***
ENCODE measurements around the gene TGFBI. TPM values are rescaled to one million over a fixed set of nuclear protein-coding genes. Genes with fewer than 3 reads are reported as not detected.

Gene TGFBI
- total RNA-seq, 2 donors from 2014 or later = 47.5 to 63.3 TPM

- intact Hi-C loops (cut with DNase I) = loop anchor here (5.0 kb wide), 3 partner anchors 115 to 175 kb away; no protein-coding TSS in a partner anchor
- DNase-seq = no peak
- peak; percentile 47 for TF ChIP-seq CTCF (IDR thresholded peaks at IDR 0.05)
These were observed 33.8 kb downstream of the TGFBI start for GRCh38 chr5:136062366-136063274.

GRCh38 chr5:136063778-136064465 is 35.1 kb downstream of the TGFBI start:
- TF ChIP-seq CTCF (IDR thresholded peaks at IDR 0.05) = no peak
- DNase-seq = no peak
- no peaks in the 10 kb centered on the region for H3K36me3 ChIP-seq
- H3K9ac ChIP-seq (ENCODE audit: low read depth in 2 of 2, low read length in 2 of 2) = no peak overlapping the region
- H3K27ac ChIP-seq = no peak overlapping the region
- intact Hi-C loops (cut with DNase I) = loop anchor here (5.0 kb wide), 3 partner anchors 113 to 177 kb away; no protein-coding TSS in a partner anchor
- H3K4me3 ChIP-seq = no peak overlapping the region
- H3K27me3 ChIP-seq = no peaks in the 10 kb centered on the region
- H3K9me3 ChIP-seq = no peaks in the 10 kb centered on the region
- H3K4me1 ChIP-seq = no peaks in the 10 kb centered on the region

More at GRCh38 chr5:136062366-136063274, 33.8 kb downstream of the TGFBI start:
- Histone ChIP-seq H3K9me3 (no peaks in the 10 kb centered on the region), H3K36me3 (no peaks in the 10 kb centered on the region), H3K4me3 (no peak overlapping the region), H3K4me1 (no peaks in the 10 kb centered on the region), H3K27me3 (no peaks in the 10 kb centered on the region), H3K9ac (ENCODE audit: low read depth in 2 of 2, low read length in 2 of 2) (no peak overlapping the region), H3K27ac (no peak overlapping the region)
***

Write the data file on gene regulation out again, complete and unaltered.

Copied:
ENCODE measurements around the gene TGFBI. TPM values are rescaled to one million over a fixed set of nuclear protein-coding genes. Genes with fewer than 3 reads are reported as not detected.

Gene TGFBI
- total RNA-seq, 2 donors from 2014 or later = 47.5 to 63.3 TPM

- intact Hi-C loops (cut with DNase I) = loop anchor here (5.0 kb wide), 3 partner anchors 115 to 175 kb away; no protein-coding TSS in a partner anchor
- DNase-seq = no peak
- peak; percentile 47 for TF ChIP-seq CTCF (IDR thresholded peaks at IDR 0.05)
These were observed 33.8 kb downstream of the TGFBI start for GRCh38 chr5:136062366-136063274.

GRCh38 chr5:136063778-136064465 is 35.1 kb downstream of the TGFBI start:
- TF ChIP-seq CTCF (IDR thresholded peaks at IDR 0.05) = no peak
- DNase-seq = no peak
- no peaks in the 10 kb centered on the region for H3K36me3 ChIP-seq
- H3K9ac ChIP-seq (ENCODE audit: low read depth in 2 of 2, low read length in 2 of 2) = no peak overlapping the region
- H3K27ac ChIP-seq = no peak overlapping the region
- intact Hi-C loops (cut with DNase I) = loop anchor here (5.0 kb wide), 3 partner anchors 113 to 177 kb away; no protein-coding TSS in a partner anchor
- H3K4me3 ChIP-seq = no peak overlapping the region
- H3K27me3 ChIP-seq = no peaks in the 10 kb centered on the region
- H3K9me3 ChIP-seq = no peaks in the 10 kb centered on the region
- H3K4me1 ChIP-seq = no peaks in the 10 kb centered on the region

More at GRCh38 chr5:136062366-136063274, 33.8 kb downstream of the TGFBI start:
- Histone ChIP-seq H3K9me3 (no peaks in the 10 kb centered on the region), H3K36me3 (no peaks in the 10 kb centered on the region), H3K4me3 (no peak overlapping the region), H3K4me1 (no peaks in the 10 kb centered on the region), H3K27me3 (no peaks in the 10 kb centered on the region), H3K9ac (ENCODE audit: low read depth in 2 of 2, low read length in 2 of 2) (no peak overlapping the region), H3K27ac (no peak overlapping the region)